It's no secret that a combination of greasy fast food and couch potatolike behavior has contributed to America's obesity epidemic.
Many scientists, however, have also wondered whether something else is involved: Could there also be a genetic explanation?
Research is showing this may indeed be the case for some people. In today's issue of the journal Science, researchers explain how they have found a variation, or "misspelling," of DNA located near a gene that normally affects fat metabolism.
"It's the first common genetic variant to be associated with obesity," said Dr. Michael Christman, a lead researcher and chair of the Department for Genetics and Genomics at Boston University.
DNA contains genetic material, or instructions, for cells throughout the body. Genes are pieces of DNA that carry out these instructions.
Researchers discovered this variation after analyzing DNA samples collected from 9,881 people over a 24-year span. They also discovered that people of different racial, ethnic and age groups who had the same misspelling had an increased risk of obesity.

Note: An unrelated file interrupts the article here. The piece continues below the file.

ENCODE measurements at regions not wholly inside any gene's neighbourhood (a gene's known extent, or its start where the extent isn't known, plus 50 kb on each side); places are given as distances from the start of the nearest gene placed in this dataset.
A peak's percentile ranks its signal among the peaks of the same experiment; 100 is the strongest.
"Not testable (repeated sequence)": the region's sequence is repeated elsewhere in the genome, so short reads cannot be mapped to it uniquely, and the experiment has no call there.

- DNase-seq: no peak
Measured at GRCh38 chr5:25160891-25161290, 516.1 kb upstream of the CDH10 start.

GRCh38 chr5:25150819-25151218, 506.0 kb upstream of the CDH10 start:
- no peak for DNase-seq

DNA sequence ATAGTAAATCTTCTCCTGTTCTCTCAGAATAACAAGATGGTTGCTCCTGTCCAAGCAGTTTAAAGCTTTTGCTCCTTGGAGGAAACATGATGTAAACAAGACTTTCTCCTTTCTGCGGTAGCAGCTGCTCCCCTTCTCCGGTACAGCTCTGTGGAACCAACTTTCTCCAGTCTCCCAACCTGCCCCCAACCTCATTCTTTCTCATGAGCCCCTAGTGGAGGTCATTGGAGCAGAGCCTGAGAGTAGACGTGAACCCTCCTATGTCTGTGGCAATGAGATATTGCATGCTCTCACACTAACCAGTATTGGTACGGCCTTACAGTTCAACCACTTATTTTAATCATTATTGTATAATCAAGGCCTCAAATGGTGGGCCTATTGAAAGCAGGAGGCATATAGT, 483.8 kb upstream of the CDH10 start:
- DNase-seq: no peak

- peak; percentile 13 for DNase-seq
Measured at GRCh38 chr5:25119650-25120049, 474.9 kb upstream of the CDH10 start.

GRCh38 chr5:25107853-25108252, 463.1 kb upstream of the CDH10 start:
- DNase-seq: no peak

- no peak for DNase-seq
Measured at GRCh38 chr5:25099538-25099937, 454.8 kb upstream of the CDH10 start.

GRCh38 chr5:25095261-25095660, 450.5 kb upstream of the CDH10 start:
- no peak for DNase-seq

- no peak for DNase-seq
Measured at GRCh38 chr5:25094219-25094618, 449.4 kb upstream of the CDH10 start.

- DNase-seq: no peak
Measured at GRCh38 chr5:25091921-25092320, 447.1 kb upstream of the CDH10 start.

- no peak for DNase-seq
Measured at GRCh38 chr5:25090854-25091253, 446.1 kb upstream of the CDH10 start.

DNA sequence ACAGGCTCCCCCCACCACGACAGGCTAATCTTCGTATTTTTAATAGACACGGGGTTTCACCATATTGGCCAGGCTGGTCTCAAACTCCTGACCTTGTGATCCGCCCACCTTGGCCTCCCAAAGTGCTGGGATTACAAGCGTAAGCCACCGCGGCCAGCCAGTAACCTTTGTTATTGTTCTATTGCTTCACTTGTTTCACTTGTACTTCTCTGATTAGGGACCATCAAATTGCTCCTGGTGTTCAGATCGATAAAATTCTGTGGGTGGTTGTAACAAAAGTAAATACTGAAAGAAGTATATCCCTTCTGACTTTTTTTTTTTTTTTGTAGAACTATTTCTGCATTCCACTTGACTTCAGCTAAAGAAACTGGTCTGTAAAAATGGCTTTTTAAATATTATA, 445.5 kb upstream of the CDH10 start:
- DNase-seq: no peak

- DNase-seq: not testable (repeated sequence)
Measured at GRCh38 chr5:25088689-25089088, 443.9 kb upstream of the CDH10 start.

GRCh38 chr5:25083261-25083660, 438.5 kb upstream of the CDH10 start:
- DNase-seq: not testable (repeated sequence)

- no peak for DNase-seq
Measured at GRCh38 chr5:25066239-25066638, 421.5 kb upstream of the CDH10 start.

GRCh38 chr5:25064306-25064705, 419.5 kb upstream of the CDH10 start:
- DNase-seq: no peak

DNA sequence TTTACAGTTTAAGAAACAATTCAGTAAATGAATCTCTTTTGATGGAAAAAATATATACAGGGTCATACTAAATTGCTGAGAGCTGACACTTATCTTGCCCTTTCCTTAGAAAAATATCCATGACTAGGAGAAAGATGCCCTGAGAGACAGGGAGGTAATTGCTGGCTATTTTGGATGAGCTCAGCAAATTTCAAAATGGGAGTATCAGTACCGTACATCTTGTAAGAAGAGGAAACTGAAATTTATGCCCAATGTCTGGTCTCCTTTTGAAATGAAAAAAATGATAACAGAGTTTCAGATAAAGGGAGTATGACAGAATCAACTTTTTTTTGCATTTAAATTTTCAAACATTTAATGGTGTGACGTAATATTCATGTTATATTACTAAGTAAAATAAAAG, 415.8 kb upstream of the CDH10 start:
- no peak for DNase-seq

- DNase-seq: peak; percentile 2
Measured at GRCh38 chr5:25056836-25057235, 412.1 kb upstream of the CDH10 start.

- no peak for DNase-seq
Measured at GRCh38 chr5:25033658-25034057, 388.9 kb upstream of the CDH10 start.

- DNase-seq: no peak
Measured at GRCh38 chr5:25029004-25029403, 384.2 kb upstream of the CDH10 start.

"The strength of this study was that we were able to replicate the data in different populations," said Dr. Alan Herbert, a lead researcher of the study and assistant professor of genetics and genomics at Boston University.
Ten percent of the population has this misspelled DNA, scientists estimate, and those who have it also have a 30 percent to 50 percent increased risk of becoming obese.
Obesity is considered a risk factor for a number of diseases such as hypertension, diabetes and stroke. In recent years, obesity rates have increased drastically in both adults and children.
The study could lead to a better understanding of what role genetics plays in obesity.
"We have not understood what the common genes are that predispose us to the disease," Christman said.
Genetic researcher Dr. Teri Manolio, of the National Human Genome Research Institute, said the study was one of the best she'd seen on the topic.
"It followed people for so long and so carefully … studied family associations but also studied unrelated people. … The results weren't a fluke," Manolio said.
The researchers hope that the findings will have an impact on other scientific research and on how pharmaceutical companies design drugs.
"It's like finding another piece in the puzzle. … Eventually we'll see the whole picture," said Nan Laird, a co-author of the study and professor of biostatics at the Harvard School of Public Health.
Even with more research, scientists caution about relying solely on genetics to explain a few extra pounds.
"It's not for us to think, 'Obesity is in your genes -- there's nothing you can do about it,'" Manolio said.
"We need to pay more attention to increasing physical activity and moderating dietary intake," she said.
Dr. Jennifer Caudle is an intern at Delaware County Memorial Hospital in Drexel Hill, Pa. Caudle plans to specialize in family practice.